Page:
It’s a fact that has only become truer as the Web has changed the face of media and exponentially increased the volume of content we’re exposed to on a daily basis. Five times as many people read the headline as read the copy. And with social media, that can have some unintended consequences.
This morning, while skimming Facebook posts, I saw the image of the best zero turn mower popping up repeatedly in my news feed. Because I saw it so many times, I clicked through, curious to see how the comments played out (e.g., what percentage of commenters supported each candidate). Politics aside – I was shocked to see that the overwhelming number of commenters were actively opposed to the Romney Plan as outlined in the image.
Talk About Shock!
Why was I so shocked? Not because I’m revealing some political inclination, but because, after reviewing the 300 most recent comments (admittedly, I didn’t have time to review all 43,000 comments, and counting, for sentiment), I found only 4 Romney supporters.
And yet – even though the commenter (whose name has been blacked out for privacy reasons) in my feed was very opposed to the plan, the post actually helped Romney’s PR team spread their message.
Let’s look at why:
In a news feed full of text, a large, brightly colored image with bold, large font text captures attention. The most prominent part of the status update is the image itself, not the commenter’s status or text.
The first thing I’ve seen in my feed is the Romney team’s message. Assuming, like many Facebook users, that I’m skimming through “headlines” to get a gist of what’s going on in my network today, I’ll see the image (over and over), and the implication is that these people have endorsed the message in the image they’re sharing. Statistically – for every person who takes the time to read further, FIVE more will see the image (the headline), absorb that content, and move on.
If I’m actually curious enough about that particular user’s sentiment, I’ll take note that (in much smaller font), the user has commented on the photo – but the comment isn’t visible for me to see. In this case, I’ll have to dig through the recent comments in a string of more than 43,000. And unless I have a particularly vested interest in this particular person’s political views, I’m not going to spend that kind of time.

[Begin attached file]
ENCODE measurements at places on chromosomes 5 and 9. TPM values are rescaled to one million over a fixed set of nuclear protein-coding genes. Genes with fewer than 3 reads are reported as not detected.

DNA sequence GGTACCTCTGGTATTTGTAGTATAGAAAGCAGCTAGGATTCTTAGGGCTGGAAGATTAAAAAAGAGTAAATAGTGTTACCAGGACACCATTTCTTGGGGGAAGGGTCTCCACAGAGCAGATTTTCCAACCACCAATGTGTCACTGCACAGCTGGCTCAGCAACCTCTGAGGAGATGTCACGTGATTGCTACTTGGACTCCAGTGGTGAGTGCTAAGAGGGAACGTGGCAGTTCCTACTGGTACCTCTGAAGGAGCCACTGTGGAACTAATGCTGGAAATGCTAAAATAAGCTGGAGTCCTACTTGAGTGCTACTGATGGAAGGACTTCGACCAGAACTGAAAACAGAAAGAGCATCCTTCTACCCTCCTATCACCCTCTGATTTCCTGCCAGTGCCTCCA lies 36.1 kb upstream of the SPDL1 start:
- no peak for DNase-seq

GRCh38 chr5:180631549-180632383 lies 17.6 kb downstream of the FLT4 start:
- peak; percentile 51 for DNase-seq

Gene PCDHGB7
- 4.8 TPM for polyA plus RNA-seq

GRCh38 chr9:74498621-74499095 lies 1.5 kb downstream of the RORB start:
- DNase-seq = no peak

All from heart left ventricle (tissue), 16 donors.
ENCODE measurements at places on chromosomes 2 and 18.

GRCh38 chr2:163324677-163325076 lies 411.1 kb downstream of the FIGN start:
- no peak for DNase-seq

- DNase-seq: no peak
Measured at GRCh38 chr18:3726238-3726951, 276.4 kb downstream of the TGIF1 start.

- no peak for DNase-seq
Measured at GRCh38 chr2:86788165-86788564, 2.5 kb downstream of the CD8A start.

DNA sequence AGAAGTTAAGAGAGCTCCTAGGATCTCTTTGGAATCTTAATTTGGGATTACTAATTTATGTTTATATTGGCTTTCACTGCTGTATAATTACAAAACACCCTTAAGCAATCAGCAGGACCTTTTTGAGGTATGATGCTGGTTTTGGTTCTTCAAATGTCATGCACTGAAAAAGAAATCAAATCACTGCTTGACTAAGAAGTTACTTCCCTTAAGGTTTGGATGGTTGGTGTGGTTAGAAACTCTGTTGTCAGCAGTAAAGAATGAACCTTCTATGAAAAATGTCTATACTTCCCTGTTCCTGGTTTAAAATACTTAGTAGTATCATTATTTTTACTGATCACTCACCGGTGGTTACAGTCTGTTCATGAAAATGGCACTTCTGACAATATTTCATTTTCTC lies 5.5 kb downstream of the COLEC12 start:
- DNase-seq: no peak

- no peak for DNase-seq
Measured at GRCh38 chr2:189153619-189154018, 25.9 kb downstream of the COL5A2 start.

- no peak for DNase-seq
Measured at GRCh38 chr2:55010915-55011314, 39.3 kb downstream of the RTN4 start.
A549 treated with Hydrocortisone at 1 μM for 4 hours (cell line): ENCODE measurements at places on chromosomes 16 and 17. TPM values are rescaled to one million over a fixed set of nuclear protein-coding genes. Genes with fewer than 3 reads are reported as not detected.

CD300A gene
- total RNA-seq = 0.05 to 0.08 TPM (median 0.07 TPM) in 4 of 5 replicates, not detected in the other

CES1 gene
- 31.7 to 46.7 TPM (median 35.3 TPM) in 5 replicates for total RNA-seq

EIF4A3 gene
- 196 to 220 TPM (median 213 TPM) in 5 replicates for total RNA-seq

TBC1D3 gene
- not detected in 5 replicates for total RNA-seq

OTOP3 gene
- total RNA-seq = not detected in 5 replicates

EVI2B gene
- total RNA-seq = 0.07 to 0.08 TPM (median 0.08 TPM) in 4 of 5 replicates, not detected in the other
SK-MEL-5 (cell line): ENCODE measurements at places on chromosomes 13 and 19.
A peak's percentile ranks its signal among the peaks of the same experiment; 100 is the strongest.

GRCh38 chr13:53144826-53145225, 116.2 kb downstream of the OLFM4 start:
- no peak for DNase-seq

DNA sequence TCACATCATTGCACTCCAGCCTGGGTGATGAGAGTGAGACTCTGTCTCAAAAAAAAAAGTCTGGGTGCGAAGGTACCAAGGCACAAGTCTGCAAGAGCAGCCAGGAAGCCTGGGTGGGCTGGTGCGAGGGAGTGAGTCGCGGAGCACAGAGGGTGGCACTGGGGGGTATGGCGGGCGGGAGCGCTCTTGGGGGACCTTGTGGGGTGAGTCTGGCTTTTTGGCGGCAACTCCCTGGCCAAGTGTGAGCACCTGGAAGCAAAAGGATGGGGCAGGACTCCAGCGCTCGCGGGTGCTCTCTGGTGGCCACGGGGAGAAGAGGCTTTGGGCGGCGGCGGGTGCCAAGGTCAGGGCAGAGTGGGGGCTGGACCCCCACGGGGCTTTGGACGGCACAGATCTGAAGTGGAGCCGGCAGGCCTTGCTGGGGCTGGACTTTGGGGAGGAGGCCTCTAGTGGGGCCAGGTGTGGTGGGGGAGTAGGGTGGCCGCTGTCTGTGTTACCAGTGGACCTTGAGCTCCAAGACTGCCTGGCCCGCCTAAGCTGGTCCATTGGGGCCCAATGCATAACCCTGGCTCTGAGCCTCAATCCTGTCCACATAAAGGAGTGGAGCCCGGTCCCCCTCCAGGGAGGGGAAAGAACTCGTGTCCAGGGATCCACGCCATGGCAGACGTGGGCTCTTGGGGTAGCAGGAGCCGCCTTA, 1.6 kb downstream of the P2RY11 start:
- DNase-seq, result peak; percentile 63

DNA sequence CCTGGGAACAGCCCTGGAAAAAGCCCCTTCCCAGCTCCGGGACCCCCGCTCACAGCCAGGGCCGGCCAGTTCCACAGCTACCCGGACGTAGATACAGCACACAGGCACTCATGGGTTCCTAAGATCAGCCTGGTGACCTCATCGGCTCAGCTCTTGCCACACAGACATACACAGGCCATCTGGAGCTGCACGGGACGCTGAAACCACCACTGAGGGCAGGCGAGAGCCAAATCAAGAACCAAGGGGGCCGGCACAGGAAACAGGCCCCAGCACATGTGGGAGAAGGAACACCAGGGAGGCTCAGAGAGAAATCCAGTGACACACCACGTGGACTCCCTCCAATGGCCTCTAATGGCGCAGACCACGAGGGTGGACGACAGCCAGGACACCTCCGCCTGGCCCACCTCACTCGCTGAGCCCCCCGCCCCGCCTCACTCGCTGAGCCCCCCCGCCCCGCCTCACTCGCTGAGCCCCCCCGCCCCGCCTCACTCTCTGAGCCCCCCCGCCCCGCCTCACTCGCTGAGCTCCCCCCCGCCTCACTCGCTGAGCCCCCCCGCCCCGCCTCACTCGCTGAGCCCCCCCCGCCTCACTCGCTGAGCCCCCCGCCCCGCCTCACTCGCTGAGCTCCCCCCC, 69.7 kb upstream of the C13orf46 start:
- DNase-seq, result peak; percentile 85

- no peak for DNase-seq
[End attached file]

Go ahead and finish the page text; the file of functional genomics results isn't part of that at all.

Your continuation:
What About You?
How does that play out for the average Facebook user? According to the social network, the average Facebook user has 190 friends. That means that, for every 33 people who will take the time to read beyond your image, 157 will read the content of the image alone and move on. At time of posting, based on those figures, the commenters of these images exposed 6.8 MILLION of their friends to the message in the image alone, while only 1.4 million actually clicked through to examine the individual comments and overall sentiment of the Coway AP-1512HH review.
So, with the type of cursory glance that most of my network will take at my posts, or that yours will take at yours (especially if you have a high number of Facebook friends), I’m left with the impression that you support the Romney Plan. And in 296 cases – 98.67 percent – that is the exact opposite impression.
I’m reminded of the movie Private Parts and an exchange between “Pig Vomit” and a researcher:
- Researcher: ‘The average radio listener listens for eighteen minutes. The average Howard Stern fan listens for – are you ready for this? – an hour and twenty minutes.’
- Pig Vomit: ‘How can that be?’
- Researcher: ‘Answer most commonly given? “I want to see what he’ll say next.”‘
- Pig Vomit: ‘Okay, fine. But what about the people who hate Stern?’
- Researcher: ‘Good point. The average Stern hater listens for two and a half hours a day.’
- Pig Vomit: ‘But if they hate him, why do they listen?’
- Researcher: ‘Most common answer? “I want to see what he’ll say next.”
While these pro-Obama commenters aren’t listening to hear what will be said next, they are doing more for the Romney PR team than his supporters to spread his message and “boost his ratings.”
What are your thoughts on the virality of ads such as these?